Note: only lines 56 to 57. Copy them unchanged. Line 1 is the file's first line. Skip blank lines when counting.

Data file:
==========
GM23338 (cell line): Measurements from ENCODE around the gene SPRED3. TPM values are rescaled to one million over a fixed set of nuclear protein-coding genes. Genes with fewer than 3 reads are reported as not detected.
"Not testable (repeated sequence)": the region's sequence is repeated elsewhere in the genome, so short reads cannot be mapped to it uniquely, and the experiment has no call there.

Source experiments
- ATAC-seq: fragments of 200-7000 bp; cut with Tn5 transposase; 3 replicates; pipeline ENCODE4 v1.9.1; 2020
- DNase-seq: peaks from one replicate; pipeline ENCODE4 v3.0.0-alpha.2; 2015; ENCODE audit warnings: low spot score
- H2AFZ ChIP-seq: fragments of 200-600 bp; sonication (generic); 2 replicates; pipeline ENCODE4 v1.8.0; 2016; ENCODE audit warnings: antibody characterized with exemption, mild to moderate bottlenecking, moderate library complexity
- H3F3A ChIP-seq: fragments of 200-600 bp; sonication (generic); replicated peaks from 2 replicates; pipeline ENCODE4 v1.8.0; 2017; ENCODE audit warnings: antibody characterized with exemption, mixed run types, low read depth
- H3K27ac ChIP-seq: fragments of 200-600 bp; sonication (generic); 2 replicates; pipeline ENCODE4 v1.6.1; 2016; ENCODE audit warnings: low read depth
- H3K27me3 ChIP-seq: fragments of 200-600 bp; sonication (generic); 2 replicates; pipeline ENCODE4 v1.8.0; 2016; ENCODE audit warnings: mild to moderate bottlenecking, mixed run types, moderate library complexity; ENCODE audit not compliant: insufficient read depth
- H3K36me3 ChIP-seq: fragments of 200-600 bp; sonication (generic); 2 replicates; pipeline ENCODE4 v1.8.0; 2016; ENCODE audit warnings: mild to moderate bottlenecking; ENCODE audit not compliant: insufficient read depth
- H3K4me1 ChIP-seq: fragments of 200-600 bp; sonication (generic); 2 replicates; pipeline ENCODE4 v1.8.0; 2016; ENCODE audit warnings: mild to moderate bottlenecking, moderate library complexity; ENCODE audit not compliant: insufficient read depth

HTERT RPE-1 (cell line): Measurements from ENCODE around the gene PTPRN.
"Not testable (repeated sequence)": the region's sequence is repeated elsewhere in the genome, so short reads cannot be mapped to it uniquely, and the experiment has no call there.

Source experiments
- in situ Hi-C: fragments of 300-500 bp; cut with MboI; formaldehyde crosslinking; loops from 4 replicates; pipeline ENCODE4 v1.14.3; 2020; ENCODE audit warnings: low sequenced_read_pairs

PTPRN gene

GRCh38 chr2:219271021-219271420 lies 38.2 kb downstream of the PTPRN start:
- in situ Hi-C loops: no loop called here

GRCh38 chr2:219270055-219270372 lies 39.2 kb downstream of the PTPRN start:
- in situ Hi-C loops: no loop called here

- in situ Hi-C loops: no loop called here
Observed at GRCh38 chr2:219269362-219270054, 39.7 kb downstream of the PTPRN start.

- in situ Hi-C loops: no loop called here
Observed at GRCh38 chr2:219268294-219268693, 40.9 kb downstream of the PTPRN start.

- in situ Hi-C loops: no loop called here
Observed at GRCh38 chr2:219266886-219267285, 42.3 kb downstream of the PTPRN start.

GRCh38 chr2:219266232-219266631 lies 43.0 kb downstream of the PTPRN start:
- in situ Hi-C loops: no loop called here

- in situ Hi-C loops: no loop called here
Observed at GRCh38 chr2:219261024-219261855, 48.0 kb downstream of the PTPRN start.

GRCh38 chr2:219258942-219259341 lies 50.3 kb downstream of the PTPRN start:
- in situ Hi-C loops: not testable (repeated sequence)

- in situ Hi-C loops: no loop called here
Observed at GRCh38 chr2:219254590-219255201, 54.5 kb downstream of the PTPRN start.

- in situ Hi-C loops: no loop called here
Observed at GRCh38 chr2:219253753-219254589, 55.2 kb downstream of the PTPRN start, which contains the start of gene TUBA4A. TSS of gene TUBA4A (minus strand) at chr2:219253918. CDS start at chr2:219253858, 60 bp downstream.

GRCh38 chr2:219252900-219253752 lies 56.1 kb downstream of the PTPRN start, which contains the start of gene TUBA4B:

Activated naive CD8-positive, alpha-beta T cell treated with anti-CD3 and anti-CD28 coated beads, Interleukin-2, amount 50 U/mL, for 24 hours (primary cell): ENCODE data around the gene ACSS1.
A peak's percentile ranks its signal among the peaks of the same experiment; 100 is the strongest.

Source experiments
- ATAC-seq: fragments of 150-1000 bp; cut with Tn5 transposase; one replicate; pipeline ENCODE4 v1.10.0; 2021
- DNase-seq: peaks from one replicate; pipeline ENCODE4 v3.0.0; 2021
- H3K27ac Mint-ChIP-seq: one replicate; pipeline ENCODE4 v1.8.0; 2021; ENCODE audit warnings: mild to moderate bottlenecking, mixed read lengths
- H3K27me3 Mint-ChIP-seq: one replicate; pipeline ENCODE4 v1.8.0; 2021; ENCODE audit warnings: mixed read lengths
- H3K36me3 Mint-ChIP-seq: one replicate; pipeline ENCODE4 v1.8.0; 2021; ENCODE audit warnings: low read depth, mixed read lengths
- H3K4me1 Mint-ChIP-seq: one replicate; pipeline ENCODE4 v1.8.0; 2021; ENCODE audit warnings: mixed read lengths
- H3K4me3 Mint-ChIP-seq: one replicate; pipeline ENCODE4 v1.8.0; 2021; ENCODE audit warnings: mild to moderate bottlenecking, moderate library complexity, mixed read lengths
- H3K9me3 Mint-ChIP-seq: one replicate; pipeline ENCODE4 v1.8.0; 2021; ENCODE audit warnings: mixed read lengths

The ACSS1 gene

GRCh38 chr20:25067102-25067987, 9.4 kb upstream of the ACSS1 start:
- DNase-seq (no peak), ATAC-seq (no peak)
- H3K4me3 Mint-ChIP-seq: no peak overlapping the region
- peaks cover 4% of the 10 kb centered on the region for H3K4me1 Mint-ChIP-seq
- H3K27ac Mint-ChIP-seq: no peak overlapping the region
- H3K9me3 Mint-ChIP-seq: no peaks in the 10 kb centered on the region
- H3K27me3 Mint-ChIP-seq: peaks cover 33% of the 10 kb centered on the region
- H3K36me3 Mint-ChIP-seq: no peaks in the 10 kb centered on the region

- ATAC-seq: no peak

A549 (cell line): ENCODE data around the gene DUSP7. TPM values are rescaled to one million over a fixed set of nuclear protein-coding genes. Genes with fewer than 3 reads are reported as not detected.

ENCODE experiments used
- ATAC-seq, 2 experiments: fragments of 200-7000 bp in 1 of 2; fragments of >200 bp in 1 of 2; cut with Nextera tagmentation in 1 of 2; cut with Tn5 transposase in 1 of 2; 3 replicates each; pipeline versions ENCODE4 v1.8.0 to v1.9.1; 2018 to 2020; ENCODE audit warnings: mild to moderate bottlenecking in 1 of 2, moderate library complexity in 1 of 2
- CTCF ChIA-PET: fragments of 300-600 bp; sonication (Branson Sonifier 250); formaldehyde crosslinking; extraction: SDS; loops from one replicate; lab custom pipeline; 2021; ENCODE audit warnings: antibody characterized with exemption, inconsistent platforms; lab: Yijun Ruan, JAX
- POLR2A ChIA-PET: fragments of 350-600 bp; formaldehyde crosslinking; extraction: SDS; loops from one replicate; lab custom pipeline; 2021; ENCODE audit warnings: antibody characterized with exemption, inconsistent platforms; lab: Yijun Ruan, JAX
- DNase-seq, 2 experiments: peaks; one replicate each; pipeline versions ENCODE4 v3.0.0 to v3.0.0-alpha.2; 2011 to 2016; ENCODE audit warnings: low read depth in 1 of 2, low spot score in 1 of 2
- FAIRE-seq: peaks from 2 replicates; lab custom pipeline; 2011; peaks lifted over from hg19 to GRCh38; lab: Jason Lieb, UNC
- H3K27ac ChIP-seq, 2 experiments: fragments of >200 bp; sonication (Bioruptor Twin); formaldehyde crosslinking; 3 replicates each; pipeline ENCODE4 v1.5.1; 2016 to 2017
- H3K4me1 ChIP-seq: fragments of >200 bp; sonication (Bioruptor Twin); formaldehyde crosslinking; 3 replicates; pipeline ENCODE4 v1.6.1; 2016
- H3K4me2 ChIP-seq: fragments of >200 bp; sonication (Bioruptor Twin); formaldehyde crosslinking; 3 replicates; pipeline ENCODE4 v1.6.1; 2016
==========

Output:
- H3K27me3 Mint-ChIP-seq: peaks cover 33% of the 10 kb centered on the region
- H3K36me3 Mint-ChIP-seq: no peaks in the 10 kb centered on the region